How To Appeal An Inaccurate Property Appraisal

When you have property taxes and you believe that something is wrong, you, fortunately, have the option to appeal your taxes. However, you will want to make sure that you appeal your property taxes by the deadline and speak with a property tax attorney as soon as possible.

How Property Tax Appeals Work

Your property taxes are calculated by taking a set tax rate and multiplying it by the value of your property. While you are not able to appeal the property tax rate, you are able to appeal the appraisal of your property if you believe that it is overvalued. However, you will want to sit down with a great real estate tax attorney.

DIY Tax Appeals

You are allowed to appeal your tax appraisal online in some cases. You will be able to draft a filing and can modify it later if you have made any mistakes or need to include any updates. You can upload attachments at any time. You also always have the option of carrying out the appeal process by mail and there may be an option over the phone.

The type of attachments you can include are appeals, photos, and comparable properties. However, you do not want to make a mistake because you may have your appeal denied and this may lead to you being forced to pay more expensive taxes. Therefore, rather than receive a rejection in the mail, make sure to consult with a real estate tax attorney.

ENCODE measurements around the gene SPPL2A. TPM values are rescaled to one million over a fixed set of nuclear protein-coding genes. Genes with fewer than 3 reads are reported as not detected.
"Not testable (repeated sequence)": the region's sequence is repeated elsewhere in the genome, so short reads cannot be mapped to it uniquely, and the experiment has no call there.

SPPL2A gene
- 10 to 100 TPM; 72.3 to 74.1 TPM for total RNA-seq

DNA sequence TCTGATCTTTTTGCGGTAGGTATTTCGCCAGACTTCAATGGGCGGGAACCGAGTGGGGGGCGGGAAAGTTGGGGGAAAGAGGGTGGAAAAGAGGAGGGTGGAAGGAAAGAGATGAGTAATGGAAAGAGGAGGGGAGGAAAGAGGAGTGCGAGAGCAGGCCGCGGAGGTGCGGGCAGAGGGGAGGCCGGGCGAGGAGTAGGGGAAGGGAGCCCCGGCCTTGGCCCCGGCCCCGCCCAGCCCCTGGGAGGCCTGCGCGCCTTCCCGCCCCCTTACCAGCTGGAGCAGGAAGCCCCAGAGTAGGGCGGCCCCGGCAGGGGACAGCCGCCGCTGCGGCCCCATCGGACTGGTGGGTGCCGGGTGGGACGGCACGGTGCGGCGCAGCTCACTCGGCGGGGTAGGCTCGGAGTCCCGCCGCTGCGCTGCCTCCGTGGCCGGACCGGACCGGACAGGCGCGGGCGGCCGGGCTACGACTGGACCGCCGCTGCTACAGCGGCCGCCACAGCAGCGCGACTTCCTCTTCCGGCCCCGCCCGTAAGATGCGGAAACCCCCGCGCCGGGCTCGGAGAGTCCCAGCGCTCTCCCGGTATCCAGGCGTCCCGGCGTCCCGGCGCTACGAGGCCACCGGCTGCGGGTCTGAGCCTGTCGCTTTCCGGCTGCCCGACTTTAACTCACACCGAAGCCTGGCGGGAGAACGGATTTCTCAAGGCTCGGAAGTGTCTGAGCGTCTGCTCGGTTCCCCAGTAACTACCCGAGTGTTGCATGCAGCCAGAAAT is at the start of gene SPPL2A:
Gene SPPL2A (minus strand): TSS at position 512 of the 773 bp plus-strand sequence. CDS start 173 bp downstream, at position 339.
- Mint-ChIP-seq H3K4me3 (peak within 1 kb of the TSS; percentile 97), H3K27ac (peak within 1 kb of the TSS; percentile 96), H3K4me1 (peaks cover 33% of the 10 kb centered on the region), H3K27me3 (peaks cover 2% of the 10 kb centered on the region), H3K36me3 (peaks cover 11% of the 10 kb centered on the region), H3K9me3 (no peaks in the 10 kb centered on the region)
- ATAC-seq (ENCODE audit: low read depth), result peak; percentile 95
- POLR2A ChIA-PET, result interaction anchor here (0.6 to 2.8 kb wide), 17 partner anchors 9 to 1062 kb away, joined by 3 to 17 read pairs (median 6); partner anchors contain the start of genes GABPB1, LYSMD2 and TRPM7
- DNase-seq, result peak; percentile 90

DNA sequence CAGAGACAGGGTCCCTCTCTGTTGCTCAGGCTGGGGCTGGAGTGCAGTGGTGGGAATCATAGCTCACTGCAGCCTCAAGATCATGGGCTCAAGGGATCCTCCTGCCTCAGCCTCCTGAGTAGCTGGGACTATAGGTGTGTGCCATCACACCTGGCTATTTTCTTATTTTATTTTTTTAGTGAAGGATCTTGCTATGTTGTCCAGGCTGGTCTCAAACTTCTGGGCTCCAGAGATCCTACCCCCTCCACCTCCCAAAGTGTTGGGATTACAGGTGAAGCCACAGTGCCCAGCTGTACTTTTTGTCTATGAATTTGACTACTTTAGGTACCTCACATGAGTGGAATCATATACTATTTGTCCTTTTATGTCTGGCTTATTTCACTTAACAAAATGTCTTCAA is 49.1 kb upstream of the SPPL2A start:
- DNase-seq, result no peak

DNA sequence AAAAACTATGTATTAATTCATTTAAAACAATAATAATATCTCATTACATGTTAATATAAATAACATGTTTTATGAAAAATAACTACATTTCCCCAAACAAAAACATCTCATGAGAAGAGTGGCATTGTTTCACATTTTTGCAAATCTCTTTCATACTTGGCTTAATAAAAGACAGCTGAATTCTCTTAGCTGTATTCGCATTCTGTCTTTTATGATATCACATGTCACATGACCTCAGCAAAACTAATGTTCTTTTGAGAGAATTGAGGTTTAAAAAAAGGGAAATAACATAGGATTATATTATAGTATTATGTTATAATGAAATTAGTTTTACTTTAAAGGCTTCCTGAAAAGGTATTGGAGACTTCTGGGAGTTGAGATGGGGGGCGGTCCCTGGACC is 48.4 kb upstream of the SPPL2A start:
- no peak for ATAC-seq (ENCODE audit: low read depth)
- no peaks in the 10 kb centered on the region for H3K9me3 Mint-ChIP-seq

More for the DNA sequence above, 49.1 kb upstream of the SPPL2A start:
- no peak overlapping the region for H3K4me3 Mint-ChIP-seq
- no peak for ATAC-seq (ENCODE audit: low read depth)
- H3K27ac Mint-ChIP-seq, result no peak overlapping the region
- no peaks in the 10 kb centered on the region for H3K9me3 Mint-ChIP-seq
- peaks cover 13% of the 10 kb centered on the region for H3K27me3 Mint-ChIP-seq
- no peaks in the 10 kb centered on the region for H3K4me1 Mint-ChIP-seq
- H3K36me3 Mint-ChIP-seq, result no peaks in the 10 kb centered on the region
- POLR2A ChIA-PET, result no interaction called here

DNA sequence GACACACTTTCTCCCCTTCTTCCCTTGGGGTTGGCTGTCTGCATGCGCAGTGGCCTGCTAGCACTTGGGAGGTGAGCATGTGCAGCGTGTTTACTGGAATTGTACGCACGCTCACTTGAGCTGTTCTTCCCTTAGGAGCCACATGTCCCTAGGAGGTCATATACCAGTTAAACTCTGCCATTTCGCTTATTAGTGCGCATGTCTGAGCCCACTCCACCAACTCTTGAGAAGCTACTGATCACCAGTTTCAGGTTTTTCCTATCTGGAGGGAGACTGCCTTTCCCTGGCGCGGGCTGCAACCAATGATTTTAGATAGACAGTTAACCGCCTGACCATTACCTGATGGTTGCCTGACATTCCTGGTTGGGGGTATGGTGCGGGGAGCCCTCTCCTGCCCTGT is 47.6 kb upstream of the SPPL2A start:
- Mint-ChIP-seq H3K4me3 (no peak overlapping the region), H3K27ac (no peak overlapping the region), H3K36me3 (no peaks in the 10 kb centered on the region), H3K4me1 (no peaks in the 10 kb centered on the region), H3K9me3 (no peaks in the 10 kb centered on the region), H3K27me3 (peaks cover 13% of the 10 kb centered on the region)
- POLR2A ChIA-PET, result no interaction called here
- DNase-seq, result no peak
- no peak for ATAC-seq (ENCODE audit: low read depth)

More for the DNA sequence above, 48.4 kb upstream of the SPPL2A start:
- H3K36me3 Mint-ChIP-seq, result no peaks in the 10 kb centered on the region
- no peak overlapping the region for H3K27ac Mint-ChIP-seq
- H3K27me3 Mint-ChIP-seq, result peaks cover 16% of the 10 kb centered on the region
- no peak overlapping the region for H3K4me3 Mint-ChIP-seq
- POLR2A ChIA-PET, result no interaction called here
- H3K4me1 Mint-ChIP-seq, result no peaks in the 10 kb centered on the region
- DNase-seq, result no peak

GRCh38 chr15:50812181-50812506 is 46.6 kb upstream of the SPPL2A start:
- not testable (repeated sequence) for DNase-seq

The Role of a Tax Attorney

Your tax attorney will go over all your tax-related documents to find out if there is anything that you missed. For example, you might actually have less square footage than what is recorded.

Your attorney will also look at the taxes that have been paid on your property in the past before you owed it and the taxes that similar properties pay. If your taxes are 15% higher than what would normally be paid, your attorney might recommend that you file an appeal.

Your In-Person Hearing

If your appeal by mail or online is denied, you may attend the hearing with your lawyer to have a second chance. You will be asked to present evidence that the original assessment of your property taxes is erroneous. For example, it might be stated that your property has a swimming pool so you may show photos of your property with no pool. Your attorney will assist you in presenting the right evidence and represent you.